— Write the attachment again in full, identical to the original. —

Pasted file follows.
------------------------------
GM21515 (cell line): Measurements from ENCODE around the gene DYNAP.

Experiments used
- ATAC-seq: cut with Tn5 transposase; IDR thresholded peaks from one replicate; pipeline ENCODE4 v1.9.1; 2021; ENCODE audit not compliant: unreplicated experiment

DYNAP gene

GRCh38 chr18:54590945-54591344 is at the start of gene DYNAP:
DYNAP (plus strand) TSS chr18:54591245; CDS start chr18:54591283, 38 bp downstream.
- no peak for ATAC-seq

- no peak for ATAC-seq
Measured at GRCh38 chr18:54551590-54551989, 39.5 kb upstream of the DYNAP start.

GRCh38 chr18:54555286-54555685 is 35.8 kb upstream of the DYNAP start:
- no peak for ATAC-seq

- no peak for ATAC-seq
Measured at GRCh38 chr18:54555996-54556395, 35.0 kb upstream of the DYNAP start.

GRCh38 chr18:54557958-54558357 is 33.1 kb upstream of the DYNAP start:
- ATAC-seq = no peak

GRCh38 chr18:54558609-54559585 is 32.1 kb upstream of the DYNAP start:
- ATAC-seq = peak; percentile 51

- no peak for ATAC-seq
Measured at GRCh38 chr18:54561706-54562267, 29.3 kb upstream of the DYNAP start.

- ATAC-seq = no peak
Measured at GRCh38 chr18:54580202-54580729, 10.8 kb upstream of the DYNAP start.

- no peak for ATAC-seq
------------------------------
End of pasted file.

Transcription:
GM21515 (cell line): Measurements from ENCODE around the gene DYNAP.

Experiments used
- ATAC-seq: cut with Tn5 transposase; IDR thresholded peaks from one replicate; pipeline ENCODE4 v1.9.1; 2021; ENCODE audit not compliant: unreplicated experiment

DYNAP gene

GRCh38 chr18:54590945-54591344 is at the start of gene DYNAP:
DYNAP (plus strand) TSS chr18:54591245; CDS start chr18:54591283, 38 bp downstream.
- no peak for ATAC-seq

- no peak for ATAC-seq
Measured at GRCh38 chr18:54551590-54551989, 39.5 kb upstream of the DYNAP start.

GRCh38 chr18:54555286-54555685 is 35.8 kb upstream of the DYNAP start:
- no peak for ATAC-seq

- no peak for ATAC-seq
Measured at GRCh38 chr18:54555996-54556395, 35.0 kb upstream of the DYNAP start.

GRCh38 chr18:54557958-54558357 is 33.1 kb upstream of the DYNAP start:
- ATAC-seq = no peak

GRCh38 chr18:54558609-54559585 is 32.1 kb upstream of the DYNAP start:
- ATAC-seq = peak; percentile 51

- no peak for ATAC-seq
Measured at GRCh38 chr18:54561706-54562267, 29.3 kb upstream of the DYNAP start.

- ATAC-seq = no peak
Measured at GRCh38 chr18:54580202-54580729, 10.8 kb upstream of the DYNAP start.

- no peak for ATAC-seq